I am so sick and tired of classmates.com’s bullshit I decided to write a quick blog post about it. My biggest gripe about it is the fact that you cannot read your own guest book that others sign without paying for a Gold membership. This flies smack-dab in the face of what social networks are all about. Having grown weary of this charade after not being able to read several guestbook entries compounded by the spam I’ve received from classmates telling me someone has left a note and that I have to pay to retrieve it, I decided to update my classmates.com profile page. I assumed that I could provide at least a modicum of contact information, such as a blog link, or even links to other social network profile pages. Nowhere is there a predetermined place on your profile where you can enter such contact information. I decided instead to create an entry on my “Bulletin Board” (equivalent I suppose to Facebook’s Wall).Â Here’s what I wrote:
Find me on facebook or my blog. I do not check classmates.com since they want you to pay in order to read what people have written you. Find me on Facebook at http://facebook.com/maslowbeer or my blog at http://seanstoner.com. Thanks for stopping by!
Immediately after submitting the bulletin board post, the site displayed a notice that my post had been hidden because I included website addresses, personal contact info or innapropriate language. So, I obfuscated the website addresses using the typical facebook dot com slash maslowbeer scheme. Seems classmate’s programmers have been very busy in detecting these schemes due to all the incredibly harmful content that has been posted such as links to facebook, because it detected these as links as well. The notice also told me that classmates.com was trying to create something that was “friendly for everyone.” Right.Â Included was a link for me to submit the post for manual review by their “Content Policy Team” with a field for me to enter additional comments. So I took advantage of that and sent them this comment:
Seriously – every social network allows you to include contact information so people can find you and learn more about you. That’s the whole point of social networking. But, you choose instead to extort money from people to read what people have sent you, and add insult to injury by not allowing me to put up links to my profile on other networks or my personal blog. Your reasoning “to make classmates friendly for everyone” is complete and utter bullshit. I hope you guys get with the program. There’s a reason facebook is worth several billion dollars as a free site and your chicken-shit site isn’t. Finis.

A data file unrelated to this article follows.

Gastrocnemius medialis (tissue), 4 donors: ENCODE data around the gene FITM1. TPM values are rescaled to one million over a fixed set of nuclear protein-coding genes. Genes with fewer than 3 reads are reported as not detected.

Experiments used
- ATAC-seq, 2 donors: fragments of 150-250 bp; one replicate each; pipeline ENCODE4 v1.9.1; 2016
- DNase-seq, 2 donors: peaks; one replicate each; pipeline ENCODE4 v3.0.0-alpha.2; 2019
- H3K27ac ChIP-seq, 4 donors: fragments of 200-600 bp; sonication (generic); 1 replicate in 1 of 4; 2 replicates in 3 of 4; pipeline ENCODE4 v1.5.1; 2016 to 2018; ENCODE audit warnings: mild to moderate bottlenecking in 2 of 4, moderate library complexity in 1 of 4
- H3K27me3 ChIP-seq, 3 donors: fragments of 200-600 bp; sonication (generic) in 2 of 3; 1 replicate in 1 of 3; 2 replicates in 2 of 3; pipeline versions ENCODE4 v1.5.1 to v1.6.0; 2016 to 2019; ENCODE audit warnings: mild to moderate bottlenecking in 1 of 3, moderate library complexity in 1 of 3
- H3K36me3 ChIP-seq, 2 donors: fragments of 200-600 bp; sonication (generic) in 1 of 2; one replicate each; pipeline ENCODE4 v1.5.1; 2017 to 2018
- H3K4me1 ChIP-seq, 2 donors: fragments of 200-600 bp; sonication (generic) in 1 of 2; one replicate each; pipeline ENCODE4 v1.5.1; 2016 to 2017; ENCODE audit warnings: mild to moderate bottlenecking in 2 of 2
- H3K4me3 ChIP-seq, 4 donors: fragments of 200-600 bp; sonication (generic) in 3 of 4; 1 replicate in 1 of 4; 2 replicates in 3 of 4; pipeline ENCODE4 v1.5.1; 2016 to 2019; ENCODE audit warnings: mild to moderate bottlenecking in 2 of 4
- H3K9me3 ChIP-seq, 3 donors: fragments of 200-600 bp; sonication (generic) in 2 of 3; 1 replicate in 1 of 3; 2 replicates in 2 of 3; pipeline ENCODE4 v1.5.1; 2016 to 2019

It should be entertaining to see what their Content Policy Politburo has to say in response. I will post it here when I receive it!
Does everyone else hate classmates.com as much as me? Share your story in the comments below!
I wanted to post this brief update about a new feature I discovered recently by accident while testing Twitter clients for my Android-based G1 smart phone. “@Replies” on Twitter now picks up tweets that are addressed to multiple people in a chain. These replies also appear to follow the same rules I pointed out in my previous post about Twitter in how @Replies work (alas it still appears most people don’t understand these important points, however). For example, if you send a tweet as follows: “@bob @jane @jim @jesus @mary @joseph have a good holiday,” then each and every person in that chain of addressees will have the tweet appear on their @Replies page! Note, however, if you interrupt the chain in any way, it breaks this behavior, e.g., “@bob @jane and @jim are you coming to my party,” @jim in this case will not get the tweet on his @Replies page. As noted, the rules from my previous post apply. In my first example, even if @mary doesn’t follow the person who sent the tweet, she will still get it in her @Replies tab nevertheless. Clients that use the Twitter API to track @Replies also follow these rules, as I found my accident when testing nanoTweeter for my G1.